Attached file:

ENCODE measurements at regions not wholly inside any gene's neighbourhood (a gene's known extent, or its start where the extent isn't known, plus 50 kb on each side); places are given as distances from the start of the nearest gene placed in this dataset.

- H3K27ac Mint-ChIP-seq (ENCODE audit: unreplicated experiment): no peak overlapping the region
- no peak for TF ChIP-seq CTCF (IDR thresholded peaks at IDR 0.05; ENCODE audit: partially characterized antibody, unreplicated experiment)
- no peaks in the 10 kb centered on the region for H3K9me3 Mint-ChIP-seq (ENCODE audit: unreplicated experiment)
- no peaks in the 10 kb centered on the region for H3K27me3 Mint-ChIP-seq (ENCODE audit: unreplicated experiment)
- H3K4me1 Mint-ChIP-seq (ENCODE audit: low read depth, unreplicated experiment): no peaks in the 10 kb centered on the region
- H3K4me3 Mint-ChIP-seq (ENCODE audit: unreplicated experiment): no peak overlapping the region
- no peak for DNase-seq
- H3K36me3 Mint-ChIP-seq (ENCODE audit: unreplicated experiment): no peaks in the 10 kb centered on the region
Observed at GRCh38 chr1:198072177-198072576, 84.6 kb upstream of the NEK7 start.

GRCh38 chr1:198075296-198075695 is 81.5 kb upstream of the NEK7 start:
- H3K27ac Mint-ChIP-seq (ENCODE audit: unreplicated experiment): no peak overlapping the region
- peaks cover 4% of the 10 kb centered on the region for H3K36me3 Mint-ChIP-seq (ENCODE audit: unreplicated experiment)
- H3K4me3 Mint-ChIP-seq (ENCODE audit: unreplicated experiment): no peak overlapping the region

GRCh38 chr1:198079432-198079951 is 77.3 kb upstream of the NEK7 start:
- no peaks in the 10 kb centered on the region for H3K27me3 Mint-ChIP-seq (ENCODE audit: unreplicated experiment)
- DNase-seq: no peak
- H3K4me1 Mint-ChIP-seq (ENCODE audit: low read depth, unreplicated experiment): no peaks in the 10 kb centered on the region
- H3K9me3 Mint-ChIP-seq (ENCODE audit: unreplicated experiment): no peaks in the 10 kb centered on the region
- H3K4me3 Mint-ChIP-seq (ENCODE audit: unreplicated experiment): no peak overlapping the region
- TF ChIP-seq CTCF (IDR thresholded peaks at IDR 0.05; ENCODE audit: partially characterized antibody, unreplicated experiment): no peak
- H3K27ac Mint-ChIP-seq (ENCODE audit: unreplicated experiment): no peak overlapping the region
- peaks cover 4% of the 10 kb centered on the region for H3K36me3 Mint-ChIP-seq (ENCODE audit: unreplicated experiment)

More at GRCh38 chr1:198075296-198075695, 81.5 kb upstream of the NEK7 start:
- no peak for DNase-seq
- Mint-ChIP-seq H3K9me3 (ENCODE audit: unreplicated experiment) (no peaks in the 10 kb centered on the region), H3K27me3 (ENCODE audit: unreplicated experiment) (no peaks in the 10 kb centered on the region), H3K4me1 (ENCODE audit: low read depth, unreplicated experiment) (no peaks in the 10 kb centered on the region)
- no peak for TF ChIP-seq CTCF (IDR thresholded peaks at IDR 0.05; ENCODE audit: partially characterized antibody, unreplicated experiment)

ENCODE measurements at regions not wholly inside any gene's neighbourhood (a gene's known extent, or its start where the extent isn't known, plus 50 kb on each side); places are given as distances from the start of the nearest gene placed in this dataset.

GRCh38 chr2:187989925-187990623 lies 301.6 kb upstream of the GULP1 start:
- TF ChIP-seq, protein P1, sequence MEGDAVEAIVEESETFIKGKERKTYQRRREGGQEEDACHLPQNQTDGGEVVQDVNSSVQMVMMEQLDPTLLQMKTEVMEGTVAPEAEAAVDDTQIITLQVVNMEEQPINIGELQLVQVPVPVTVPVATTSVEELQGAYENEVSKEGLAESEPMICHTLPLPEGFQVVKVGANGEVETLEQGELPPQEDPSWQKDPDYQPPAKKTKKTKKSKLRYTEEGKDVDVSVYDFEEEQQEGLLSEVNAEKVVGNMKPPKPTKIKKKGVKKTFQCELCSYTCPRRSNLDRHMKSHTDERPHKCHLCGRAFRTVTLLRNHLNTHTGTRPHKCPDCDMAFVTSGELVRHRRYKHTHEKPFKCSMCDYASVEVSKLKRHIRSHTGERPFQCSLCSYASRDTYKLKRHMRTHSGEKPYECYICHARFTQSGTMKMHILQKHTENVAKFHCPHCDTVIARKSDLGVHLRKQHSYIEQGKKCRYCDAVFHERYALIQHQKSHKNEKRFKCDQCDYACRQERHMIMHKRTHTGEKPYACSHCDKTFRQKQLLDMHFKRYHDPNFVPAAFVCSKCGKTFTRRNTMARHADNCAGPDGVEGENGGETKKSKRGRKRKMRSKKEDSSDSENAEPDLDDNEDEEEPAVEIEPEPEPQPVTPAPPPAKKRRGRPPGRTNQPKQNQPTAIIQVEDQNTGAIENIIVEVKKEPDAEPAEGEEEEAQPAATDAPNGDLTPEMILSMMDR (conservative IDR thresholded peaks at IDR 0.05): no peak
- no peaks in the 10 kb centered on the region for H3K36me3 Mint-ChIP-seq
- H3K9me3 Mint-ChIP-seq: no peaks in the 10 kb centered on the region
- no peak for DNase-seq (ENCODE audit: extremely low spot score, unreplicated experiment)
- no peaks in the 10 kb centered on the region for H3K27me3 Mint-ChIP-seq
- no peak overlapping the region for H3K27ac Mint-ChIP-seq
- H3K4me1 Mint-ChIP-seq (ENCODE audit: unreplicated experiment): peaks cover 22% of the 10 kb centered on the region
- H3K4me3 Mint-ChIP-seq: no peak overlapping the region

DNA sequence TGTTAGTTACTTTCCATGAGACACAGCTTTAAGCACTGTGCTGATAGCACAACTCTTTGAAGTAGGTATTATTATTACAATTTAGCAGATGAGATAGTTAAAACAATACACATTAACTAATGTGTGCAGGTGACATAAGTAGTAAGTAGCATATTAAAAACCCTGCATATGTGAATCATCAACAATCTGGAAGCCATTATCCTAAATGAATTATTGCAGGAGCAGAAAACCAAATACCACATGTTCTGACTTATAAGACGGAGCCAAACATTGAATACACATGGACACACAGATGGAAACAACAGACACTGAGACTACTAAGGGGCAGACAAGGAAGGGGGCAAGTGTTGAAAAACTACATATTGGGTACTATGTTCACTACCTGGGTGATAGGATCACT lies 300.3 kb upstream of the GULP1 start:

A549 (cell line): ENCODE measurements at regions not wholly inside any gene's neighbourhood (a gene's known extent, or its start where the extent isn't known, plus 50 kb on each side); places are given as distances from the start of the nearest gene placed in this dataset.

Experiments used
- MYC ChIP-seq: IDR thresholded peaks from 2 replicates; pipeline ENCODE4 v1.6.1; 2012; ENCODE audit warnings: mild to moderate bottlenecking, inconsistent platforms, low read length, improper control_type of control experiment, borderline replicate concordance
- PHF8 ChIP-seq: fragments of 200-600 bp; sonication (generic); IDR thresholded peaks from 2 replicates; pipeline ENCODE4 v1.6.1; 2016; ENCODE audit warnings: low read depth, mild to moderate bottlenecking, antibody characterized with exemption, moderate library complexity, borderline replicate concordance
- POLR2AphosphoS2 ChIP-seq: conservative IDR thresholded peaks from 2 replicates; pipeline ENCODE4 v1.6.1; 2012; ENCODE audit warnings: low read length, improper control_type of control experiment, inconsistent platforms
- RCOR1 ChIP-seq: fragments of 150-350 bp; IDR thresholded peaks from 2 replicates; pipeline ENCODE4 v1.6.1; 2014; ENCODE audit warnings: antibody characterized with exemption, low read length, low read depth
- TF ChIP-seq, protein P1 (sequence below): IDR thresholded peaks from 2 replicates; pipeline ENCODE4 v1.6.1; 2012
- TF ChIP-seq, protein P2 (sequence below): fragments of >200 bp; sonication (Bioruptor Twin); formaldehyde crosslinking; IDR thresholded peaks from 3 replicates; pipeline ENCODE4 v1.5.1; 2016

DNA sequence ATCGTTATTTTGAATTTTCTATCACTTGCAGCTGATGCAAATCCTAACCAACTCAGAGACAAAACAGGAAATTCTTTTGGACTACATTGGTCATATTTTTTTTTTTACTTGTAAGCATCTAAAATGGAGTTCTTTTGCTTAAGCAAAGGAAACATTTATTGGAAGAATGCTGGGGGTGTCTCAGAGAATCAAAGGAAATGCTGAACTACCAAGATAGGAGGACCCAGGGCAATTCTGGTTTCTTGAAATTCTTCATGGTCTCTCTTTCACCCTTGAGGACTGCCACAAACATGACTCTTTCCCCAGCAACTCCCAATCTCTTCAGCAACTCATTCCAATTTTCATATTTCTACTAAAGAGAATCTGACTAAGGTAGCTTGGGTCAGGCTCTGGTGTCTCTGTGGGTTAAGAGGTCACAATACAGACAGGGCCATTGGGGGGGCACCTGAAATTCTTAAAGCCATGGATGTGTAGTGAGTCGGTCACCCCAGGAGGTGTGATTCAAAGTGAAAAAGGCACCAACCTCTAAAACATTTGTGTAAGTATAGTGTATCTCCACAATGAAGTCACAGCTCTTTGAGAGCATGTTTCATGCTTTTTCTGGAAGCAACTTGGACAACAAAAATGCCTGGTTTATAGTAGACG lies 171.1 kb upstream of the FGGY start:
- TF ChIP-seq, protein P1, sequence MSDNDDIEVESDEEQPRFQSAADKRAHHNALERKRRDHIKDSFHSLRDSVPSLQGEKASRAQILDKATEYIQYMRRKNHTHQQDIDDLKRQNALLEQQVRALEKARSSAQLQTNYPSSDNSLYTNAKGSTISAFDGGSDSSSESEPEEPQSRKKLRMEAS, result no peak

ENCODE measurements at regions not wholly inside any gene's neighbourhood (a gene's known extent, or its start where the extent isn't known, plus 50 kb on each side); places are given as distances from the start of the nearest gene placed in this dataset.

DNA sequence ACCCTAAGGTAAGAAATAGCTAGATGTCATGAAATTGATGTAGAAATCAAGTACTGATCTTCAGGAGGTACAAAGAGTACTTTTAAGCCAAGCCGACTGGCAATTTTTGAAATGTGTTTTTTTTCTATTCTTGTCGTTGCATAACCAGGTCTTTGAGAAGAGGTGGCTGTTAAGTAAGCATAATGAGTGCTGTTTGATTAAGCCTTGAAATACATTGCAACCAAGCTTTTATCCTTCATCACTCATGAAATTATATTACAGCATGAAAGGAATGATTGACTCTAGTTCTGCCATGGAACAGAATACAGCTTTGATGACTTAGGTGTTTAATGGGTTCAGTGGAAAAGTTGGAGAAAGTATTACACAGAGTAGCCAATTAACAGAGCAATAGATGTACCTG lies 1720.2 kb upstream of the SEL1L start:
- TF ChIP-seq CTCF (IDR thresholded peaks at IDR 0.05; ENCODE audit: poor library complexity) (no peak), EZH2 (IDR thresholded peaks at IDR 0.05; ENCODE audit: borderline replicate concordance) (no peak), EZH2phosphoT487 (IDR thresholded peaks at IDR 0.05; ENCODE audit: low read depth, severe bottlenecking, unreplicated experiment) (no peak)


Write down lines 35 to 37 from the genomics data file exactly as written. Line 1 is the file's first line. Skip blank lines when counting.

- no peak overlapping the region for H3K27ac Mint-ChIP-seq
- H3K4me1 Mint-ChIP-seq (ENCODE audit: unreplicated experiment): peaks cover 22% of the 10 kb centered on the region
- H3K4me3 Mint-ChIP-seq: no peak overlapping the region